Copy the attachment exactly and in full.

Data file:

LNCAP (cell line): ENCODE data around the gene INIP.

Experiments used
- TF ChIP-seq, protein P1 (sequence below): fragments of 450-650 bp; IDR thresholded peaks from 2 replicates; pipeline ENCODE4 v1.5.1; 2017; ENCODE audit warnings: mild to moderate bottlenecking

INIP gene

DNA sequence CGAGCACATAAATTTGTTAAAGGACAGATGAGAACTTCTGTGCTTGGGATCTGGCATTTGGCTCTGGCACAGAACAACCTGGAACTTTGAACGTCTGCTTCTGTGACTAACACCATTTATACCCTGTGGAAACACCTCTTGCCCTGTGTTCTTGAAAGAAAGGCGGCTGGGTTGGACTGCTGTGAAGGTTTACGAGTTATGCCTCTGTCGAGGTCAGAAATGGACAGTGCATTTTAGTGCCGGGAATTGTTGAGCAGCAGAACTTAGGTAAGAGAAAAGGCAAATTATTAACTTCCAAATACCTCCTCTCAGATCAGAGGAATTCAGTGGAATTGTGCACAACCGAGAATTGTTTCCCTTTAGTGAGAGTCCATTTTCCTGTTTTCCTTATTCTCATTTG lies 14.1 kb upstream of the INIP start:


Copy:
LNCAP (cell line): ENCODE data around the gene INIP.

Experiments used
- TF ChIP-seq, protein P1 (sequence below): fragments of 450-650 bp; IDR thresholded peaks from 2 replicates; pipeline ENCODE4 v1.5.1; 2017; ENCODE audit warnings: mild to moderate bottlenecking

INIP gene

DNA sequence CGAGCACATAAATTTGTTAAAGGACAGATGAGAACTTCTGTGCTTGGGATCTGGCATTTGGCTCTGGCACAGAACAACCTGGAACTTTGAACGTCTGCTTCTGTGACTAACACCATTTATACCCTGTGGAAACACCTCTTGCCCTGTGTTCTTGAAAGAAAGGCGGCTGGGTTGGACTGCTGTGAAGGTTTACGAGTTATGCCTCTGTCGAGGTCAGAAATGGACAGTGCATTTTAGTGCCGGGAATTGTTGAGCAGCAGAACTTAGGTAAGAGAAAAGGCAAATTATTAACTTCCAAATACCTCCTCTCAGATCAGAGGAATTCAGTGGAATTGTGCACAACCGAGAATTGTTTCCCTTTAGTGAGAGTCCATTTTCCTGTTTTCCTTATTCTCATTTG lies 14.1 kb upstream of the INIP start: